“The improbability may henceforth be taken for granted of finding in Nature a sharp cleavage between all that is masculine on the one side and all that is feminine on the other; or that any living being is so simple in this respect that it can be put wholly on one side, or wholly on the other, of the line.” ~ Otto Weininger
“Man up” and “Be a man” are phrases often used to socialize young boys into manhood, but what exactly do these missives mean? Last fall, my partner and I embarked on a qualitative research project that examined how men remember being acculturated into manhood. Our study revealed that these “memorable messages” are statements that are consistently relayed to an individual and have significant influence on them throughout their life (Knapp, Stohl, & Reardon, 1981). To explore this phenomenon, we conducted in-depth conversations with 11 men of various ages, races, religions, orientations, and upbringings. We found that, regardless of their background, these men received similar messages about what it means to be a man.
What we learned from these discussions was both fascinating and disturbing. There are messages of honor/chivalry that are communicated to men which seem positive in nature on the surface, such as conducting yourself with “strength” and “conviction”. However, the more insidious, often implied messages are routinely related to domination and intemperance, and suggest that anger is the only acceptable emotion, and that masculinity is invariably tethered to heterosexual cis-gendered manhood, and the need for perfection and certainty.
Among these messages, the call for a sense of perfection and all-knowingness is a great concern to me. Such messages imply that men should and already know all; but how can knowing happen without learning? And as many of us know with learning, there needs to be room for error and missteps along the way. Noted author, Ryan Holiday, who penned the book, The Obstacle is the Way (2014), states that it is usually the trial that leads to our triumph. Likewise, unless men have the ability to notice that there is a problem, that struggle is, in fact, needed for growth, they will be unable to experience emotional breakthroughs that lead to bigger and better performances. For in the obstacle is the opportunity. Conflict and struggle offer chances to do something new and creative in ways convenience never can.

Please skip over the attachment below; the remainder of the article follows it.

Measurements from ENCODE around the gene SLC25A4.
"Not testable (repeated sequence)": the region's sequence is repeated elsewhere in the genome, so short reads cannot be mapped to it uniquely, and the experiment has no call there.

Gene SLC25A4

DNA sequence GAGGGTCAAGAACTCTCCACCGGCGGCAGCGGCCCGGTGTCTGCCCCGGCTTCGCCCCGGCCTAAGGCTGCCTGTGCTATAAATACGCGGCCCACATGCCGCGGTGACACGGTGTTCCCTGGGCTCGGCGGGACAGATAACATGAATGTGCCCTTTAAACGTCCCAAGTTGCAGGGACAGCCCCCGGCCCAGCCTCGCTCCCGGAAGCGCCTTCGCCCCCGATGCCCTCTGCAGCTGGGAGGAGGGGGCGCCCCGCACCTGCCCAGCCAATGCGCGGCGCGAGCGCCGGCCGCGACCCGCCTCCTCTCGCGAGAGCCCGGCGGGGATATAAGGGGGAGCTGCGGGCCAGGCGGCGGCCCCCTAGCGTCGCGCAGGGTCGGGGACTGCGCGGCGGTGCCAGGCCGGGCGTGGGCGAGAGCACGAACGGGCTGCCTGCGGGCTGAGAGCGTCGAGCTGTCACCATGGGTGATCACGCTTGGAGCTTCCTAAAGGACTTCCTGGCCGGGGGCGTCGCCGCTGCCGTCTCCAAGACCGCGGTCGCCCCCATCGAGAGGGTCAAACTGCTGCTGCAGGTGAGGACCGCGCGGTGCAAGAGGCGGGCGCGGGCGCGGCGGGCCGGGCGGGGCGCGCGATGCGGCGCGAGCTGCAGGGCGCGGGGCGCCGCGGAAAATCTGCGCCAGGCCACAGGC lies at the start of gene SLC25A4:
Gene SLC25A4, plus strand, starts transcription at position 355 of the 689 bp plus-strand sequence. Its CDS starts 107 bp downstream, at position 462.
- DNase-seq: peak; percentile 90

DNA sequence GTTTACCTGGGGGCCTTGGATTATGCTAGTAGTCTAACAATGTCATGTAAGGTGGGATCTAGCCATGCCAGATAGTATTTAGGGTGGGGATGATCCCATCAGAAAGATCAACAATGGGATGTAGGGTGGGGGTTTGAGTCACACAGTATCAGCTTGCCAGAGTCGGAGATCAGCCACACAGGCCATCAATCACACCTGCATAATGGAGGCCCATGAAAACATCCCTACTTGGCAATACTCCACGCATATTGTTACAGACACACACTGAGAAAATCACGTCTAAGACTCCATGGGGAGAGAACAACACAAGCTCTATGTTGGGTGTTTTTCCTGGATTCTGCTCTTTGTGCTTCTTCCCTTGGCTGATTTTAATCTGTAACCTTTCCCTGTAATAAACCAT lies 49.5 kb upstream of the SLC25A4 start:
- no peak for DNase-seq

To be a man, according to these messages, is to be more than human, which, like being less than human, is still inhuman. One of the men we spoke to stressed these unrealistic standards by saying, “Superman is who everyone strives to be. It’s not a reachable goal. It’s not even a real place.” Superman is not a man in a holistic way. He is less than human due to his performance of perfection. Today’s men often struggle with manhood because they are being held to fictional and impractical standards of manhood. They are feeling the weight of being perfect, but are not being taught how to express the angst associated with such pressure.
When Batman and Superman find one another as adversaries in the comic book universe, Batman normally wins. He wins because he is human and Superman looses due to his inescapably flawed performance of perfection, which is rooted is his inextricably linked Whiteness, maleness, and near physical invincibility. Individuals and institutions must follow suit and reject this toxic pursuit of masculine perfection in our culture. We need to teach future generations that there are men who can model a more positive form of masculinity through vulnerability, compassion, fluid identities, and tranquility, that humanity and masculinity can go hand-in-hand. It is the person who is willing to own that they are wrong first, who is the most often right.
Rowdy Duncan is a Senior Advisor and Trainer for Diamond Strategies, LLC, a diversity, equity, and cultural competency firm that inspires, achieves, and celebrates inclusion. He is also the Founder and CEO of RowdyDuncan, LLC. and an award-winning community engagement and conflict resolution specialist. His work can be followed on Twitter at @RowdyD and @dstrategiesllc.